The Blues: A Very Short Introduction – Elijah Wald (Oxford University Press) book review –
This is one in a series of over 200 books covering a variety of topics, from Schizophrenia and Buddhism, to the Laws of Thermodynamics and just about everything in between; all short on page length (usually around 100 pages), and actual physical size (meant to easily fit into a purse or back pocket). Elijah Wald, author of several great books on the roots of American music, does an excellent job in “The Blues,” with a short amount of space, summing up what one musician called “nothing but a good man feeling bad.”
He divides the book into Pre-war and Modern Blues sections, and also uses the last half of the book to talk about blues’ effect on other styles, including jazz and country. One of the things that Wald has done in his other books is challenge long-held myths and beliefs. In the Blues, he asserts that the blues queens (Ma Rainey, Bessie Smith, etc) were far more popular in terms of the size of their audience then the men, whom we consider as the true pioneers of blues (Muddy Waters, Howlin’ Wolf, etc).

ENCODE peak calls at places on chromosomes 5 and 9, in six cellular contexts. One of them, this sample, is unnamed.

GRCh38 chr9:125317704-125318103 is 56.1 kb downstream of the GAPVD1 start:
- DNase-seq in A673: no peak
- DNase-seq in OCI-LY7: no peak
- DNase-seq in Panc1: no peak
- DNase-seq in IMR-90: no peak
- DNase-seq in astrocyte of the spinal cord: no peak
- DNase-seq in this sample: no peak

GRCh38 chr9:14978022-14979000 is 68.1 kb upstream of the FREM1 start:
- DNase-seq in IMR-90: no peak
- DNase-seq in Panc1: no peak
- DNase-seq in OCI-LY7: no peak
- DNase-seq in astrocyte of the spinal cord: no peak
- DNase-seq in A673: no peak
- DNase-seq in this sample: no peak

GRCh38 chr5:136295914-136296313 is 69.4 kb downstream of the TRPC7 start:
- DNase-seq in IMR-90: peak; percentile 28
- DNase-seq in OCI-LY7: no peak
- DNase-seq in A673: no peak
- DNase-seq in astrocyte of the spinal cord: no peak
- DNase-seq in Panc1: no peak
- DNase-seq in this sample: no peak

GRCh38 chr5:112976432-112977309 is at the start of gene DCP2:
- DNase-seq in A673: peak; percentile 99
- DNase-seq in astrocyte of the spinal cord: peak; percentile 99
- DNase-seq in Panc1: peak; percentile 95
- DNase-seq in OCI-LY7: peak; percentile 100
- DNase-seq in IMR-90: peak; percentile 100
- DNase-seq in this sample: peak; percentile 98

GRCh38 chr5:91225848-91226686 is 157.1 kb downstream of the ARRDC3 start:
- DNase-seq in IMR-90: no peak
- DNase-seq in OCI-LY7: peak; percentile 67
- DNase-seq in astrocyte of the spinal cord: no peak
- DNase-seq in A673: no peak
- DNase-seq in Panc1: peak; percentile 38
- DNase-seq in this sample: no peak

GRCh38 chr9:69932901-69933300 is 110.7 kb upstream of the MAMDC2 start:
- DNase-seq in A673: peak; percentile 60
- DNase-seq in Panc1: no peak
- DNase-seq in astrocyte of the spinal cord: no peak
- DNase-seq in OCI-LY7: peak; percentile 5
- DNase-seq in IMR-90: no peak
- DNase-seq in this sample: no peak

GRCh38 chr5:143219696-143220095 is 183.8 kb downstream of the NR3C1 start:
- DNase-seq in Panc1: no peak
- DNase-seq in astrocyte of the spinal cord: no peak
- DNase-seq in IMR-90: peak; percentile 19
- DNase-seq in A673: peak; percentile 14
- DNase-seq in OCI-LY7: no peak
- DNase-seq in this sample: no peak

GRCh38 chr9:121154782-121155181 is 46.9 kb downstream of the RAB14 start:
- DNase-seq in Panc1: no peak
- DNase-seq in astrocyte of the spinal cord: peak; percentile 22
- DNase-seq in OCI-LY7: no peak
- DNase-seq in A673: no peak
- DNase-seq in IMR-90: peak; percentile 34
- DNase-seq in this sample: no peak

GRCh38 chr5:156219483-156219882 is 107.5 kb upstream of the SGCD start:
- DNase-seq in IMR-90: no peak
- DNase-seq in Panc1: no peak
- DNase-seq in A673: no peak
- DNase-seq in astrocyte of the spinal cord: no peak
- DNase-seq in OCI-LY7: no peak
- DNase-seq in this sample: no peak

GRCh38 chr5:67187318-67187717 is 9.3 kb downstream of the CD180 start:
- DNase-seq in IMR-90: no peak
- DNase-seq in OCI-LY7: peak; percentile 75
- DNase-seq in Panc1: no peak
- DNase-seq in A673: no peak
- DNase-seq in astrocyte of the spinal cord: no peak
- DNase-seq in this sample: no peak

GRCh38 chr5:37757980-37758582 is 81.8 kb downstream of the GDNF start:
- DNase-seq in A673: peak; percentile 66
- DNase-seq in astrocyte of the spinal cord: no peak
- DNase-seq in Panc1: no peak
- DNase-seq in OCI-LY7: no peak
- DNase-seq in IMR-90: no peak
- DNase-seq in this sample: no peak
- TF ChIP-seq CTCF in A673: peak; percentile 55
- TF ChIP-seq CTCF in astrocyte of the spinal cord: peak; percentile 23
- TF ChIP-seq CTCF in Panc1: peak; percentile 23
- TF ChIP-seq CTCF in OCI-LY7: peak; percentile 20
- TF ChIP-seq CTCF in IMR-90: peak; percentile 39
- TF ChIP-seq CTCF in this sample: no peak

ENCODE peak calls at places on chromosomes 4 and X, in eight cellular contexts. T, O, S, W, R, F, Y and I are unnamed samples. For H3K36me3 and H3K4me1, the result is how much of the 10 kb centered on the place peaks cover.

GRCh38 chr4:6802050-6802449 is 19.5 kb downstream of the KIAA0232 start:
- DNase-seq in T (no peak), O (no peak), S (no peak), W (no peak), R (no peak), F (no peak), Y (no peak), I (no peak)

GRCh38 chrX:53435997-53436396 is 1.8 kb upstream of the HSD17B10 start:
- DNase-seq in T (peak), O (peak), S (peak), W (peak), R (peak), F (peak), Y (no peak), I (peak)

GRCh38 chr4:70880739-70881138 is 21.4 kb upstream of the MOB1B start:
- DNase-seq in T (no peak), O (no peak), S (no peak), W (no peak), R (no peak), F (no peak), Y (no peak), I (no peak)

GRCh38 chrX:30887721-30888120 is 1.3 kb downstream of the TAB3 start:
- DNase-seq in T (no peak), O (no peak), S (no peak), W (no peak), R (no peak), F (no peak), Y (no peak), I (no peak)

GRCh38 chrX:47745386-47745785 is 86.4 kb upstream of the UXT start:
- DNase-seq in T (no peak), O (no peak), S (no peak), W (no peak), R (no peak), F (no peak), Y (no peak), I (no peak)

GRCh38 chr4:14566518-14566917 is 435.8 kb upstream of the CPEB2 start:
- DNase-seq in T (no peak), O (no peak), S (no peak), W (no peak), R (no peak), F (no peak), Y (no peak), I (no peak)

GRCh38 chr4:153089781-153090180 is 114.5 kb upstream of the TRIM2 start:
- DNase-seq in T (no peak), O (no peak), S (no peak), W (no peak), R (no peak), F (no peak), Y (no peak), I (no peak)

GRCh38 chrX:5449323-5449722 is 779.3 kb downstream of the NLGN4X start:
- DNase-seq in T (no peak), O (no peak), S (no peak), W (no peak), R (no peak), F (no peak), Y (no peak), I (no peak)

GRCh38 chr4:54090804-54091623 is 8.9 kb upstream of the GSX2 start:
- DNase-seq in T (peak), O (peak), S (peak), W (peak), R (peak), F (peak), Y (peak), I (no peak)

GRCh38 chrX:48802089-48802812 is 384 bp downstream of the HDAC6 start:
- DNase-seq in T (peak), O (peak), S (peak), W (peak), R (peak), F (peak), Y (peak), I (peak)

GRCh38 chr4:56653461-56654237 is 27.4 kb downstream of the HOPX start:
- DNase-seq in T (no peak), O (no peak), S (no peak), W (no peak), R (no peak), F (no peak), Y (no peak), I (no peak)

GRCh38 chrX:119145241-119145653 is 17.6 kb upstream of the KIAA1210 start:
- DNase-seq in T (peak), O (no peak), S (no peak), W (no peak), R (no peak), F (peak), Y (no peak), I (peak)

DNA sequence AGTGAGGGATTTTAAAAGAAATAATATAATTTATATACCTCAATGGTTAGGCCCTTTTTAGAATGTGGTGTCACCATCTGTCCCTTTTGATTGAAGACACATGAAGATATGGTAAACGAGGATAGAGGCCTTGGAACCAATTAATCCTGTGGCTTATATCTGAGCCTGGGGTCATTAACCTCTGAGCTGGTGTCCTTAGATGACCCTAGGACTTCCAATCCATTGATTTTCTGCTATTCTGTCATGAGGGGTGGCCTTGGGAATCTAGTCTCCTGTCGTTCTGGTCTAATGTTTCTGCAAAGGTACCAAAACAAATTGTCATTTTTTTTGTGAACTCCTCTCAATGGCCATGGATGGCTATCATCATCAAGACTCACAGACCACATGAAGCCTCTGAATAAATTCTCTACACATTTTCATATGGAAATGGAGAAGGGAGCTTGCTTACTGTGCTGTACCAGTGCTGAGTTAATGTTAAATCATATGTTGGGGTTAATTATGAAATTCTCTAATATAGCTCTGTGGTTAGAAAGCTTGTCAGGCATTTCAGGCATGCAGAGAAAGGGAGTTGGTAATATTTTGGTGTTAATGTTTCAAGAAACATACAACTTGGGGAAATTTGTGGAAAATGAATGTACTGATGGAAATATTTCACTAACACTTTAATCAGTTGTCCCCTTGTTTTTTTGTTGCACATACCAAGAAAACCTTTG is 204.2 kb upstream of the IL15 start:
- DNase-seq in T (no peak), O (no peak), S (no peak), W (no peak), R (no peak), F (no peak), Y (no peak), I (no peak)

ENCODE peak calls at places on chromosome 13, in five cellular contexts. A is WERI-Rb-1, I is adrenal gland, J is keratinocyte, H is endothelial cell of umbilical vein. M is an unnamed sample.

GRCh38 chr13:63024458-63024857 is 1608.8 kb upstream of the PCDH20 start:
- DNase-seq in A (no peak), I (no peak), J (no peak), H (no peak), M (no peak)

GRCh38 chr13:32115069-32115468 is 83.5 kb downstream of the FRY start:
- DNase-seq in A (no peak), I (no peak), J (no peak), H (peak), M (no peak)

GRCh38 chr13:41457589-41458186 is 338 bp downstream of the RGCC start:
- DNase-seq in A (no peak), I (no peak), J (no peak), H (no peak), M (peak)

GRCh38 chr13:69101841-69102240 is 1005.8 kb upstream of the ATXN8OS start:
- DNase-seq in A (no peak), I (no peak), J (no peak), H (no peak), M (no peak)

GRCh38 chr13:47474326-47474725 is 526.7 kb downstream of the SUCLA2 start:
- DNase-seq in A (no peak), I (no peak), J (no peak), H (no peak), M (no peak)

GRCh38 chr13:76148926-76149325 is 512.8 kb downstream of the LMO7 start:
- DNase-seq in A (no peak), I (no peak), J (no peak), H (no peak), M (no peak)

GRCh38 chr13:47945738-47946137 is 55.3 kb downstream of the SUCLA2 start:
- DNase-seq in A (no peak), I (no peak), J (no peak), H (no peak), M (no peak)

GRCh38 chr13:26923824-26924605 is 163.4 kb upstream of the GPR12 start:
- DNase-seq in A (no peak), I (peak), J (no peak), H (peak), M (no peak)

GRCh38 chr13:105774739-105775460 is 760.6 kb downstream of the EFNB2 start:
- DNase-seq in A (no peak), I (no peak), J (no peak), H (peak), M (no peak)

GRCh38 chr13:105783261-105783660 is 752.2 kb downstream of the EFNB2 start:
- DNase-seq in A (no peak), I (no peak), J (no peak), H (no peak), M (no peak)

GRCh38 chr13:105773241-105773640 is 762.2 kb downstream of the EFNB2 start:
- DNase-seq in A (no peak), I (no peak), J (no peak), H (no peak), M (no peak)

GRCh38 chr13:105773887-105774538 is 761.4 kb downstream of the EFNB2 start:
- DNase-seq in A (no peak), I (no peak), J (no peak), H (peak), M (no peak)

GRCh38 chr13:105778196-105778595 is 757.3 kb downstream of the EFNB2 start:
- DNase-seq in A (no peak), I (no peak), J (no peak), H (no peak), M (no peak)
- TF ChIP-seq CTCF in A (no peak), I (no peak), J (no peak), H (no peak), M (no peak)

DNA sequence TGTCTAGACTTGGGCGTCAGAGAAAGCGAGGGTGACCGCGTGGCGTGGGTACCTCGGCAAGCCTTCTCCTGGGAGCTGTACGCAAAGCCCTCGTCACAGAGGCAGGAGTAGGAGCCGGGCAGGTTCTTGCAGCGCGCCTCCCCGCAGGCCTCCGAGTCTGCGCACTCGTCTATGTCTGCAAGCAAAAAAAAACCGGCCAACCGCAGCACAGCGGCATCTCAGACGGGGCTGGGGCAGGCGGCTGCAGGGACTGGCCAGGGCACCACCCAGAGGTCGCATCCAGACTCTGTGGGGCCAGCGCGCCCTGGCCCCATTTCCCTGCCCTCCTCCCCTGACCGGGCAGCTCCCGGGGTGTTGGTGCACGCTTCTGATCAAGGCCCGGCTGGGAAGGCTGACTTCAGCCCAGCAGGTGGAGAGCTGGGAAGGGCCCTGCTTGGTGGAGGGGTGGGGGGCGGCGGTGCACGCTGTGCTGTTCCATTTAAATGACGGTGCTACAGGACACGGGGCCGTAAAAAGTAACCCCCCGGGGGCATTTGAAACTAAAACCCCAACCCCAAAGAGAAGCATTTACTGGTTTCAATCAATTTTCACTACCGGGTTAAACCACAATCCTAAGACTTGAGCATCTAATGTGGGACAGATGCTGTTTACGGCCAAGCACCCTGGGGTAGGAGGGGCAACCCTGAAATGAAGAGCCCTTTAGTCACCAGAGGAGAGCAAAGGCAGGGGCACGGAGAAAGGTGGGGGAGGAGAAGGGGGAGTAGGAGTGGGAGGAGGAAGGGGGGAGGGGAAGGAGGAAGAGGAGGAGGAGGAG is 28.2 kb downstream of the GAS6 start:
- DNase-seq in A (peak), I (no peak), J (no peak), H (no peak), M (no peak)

He also cautions about pigeonholing the artists mentioned in his book as simply “blues musicians,” when in fact most of them were capable of playing many styles. This was in the age before the disc jockey, so every musician had to be able to please a wide variety of people. Finally, he draws an intriguing parallel between classic blues, which borrowed heavily from other songs, to modern day rap music, which, he ascertains, does much of the same today. Of course, it would’ve been nice to have an accompanying CD to be able to reference while reading. However, with youtube, all these artists are right at our fingertips.
While it is impossible to cover everything in the limited space provided, Wald does manage to both give an overview of the blues, as well as provide a fresh take on some of its history, making it a good read, no matter how much you think you know on the subject. –Tony Peters